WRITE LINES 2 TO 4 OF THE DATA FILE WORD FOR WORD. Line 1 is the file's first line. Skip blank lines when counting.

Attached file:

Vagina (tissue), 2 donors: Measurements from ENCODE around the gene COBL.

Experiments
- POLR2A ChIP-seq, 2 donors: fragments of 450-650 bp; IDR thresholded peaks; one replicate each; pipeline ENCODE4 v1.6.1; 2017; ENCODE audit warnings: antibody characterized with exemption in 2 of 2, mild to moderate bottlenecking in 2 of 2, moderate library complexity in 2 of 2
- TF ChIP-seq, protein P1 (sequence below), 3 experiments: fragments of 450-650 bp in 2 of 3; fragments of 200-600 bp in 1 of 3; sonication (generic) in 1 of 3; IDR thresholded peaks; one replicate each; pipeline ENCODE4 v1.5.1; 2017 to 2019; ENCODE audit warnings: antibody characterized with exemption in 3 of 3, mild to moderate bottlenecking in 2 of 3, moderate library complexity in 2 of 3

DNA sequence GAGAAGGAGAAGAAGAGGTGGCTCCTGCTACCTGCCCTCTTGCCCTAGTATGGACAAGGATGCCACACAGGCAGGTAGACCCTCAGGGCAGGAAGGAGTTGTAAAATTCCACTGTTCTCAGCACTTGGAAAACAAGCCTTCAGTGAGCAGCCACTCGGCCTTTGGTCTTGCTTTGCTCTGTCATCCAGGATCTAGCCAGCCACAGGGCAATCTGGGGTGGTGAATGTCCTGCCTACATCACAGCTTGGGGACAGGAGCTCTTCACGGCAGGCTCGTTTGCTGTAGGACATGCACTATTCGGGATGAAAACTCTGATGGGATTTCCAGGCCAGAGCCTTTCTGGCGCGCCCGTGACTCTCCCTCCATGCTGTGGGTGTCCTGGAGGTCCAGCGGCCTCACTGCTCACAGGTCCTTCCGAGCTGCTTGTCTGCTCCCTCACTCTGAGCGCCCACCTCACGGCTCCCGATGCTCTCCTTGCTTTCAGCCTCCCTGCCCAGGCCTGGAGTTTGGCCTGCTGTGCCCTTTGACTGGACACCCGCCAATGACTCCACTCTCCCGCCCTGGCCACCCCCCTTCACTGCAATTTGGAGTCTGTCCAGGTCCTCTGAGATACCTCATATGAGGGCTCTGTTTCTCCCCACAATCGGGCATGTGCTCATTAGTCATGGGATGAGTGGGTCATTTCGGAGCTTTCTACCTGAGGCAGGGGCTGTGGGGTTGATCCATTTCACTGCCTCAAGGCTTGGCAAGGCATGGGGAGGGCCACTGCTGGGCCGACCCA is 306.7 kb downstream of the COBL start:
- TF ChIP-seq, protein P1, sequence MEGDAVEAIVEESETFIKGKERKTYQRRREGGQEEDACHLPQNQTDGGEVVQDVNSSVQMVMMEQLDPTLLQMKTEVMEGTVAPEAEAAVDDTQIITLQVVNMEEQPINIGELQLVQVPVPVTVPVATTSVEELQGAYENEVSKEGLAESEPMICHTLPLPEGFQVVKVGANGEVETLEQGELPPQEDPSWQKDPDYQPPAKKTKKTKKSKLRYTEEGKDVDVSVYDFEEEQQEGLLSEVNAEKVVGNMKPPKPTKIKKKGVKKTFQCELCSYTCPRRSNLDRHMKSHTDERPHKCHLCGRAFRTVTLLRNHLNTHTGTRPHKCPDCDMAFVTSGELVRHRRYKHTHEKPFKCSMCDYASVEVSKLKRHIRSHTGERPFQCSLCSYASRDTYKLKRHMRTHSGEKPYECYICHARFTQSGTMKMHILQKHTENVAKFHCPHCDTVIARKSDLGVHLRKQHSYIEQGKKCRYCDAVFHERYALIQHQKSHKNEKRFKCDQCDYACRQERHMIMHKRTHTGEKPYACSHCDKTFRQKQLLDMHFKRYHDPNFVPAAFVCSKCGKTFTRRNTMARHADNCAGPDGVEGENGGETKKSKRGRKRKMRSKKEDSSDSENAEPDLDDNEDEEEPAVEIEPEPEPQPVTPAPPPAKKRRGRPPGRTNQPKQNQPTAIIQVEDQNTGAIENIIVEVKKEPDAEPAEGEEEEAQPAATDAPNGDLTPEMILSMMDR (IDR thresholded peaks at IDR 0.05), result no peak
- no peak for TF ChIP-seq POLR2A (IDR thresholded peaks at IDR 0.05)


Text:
Experiments
- POLR2A ChIP-seq, 2 donors: fragments of 450-650 bp; IDR thresholded peaks; one replicate each; pipeline ENCODE4 v1.6.1; 2017; ENCODE audit warnings: antibody characterized with exemption in 2 of 2, mild to moderate bottlenecking in 2 of 2, moderate library complexity in 2 of 2
- TF ChIP-seq, protein P1 (sequence below), 3 experiments: fragments of 450-650 bp in 2 of 3; fragments of 200-600 bp in 1 of 3; sonication (generic) in 1 of 3; IDR thresholded peaks; one replicate each; pipeline ENCODE4 v1.5.1; 2017 to 2019; ENCODE audit warnings: antibody characterized with exemption in 3 of 3, mild to moderate bottlenecking in 2 of 3, moderate library complexity in 2 of 3